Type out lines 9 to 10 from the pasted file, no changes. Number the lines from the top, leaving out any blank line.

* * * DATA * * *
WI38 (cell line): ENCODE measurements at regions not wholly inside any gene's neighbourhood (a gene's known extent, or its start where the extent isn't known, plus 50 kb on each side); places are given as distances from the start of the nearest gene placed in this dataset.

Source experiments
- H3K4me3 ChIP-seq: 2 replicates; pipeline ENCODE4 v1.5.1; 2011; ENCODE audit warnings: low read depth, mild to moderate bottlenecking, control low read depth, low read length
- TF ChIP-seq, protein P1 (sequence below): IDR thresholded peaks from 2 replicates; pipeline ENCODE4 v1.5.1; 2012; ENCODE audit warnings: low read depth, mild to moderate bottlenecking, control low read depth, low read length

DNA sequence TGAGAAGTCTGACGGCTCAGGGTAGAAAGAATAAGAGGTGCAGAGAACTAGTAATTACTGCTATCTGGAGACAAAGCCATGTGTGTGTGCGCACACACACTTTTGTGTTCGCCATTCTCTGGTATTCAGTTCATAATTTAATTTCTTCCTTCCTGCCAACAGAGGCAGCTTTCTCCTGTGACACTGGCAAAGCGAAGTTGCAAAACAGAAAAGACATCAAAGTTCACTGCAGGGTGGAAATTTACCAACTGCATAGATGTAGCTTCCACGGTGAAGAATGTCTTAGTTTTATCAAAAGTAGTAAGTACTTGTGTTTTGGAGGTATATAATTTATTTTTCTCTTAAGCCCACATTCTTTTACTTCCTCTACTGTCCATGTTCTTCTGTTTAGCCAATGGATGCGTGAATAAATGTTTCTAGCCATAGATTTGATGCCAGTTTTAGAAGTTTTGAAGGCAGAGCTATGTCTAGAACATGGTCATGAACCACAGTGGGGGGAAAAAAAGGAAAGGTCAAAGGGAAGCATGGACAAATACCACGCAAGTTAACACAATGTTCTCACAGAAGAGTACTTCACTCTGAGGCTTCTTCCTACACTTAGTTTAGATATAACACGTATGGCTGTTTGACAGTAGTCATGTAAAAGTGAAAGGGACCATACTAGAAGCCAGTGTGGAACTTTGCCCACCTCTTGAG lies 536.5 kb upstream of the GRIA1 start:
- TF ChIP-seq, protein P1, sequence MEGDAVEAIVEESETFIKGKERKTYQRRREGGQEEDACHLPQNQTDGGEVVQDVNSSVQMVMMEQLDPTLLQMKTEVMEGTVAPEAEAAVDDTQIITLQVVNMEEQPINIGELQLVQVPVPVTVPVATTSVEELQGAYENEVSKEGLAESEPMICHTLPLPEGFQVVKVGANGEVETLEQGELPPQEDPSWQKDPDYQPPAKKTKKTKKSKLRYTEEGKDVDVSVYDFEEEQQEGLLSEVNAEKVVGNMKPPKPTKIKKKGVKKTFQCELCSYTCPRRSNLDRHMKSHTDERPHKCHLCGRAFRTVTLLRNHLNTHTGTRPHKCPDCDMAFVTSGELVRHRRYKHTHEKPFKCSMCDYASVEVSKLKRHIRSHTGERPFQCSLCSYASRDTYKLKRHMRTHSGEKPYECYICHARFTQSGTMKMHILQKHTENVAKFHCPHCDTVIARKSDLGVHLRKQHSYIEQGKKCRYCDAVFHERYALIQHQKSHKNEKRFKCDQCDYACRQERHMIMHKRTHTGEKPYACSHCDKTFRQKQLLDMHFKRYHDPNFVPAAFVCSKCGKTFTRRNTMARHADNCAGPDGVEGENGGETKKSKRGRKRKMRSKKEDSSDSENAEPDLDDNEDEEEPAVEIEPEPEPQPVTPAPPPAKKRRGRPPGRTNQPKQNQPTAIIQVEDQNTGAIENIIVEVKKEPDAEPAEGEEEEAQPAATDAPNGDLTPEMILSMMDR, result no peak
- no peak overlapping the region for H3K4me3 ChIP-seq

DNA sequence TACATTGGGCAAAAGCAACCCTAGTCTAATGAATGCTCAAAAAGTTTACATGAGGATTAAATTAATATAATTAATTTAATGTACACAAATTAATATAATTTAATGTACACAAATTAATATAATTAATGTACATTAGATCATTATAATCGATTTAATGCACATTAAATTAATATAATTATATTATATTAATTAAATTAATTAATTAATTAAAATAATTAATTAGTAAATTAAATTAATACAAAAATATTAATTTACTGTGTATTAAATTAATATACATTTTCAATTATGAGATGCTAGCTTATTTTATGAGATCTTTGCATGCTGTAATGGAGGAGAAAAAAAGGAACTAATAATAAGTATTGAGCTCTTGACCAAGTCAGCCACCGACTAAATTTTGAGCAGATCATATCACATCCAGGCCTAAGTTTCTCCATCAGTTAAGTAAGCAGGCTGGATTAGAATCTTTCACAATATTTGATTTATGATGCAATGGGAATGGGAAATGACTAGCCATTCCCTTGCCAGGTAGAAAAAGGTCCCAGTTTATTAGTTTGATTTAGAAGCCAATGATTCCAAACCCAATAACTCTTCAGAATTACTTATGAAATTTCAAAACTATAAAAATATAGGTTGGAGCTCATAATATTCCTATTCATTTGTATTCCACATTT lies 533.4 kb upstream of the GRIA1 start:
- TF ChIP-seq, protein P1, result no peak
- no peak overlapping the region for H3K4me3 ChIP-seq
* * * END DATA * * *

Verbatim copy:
- TF ChIP-seq, protein P1, result no peak
- no peak overlapping the region for H3K4me3 ChIP-seq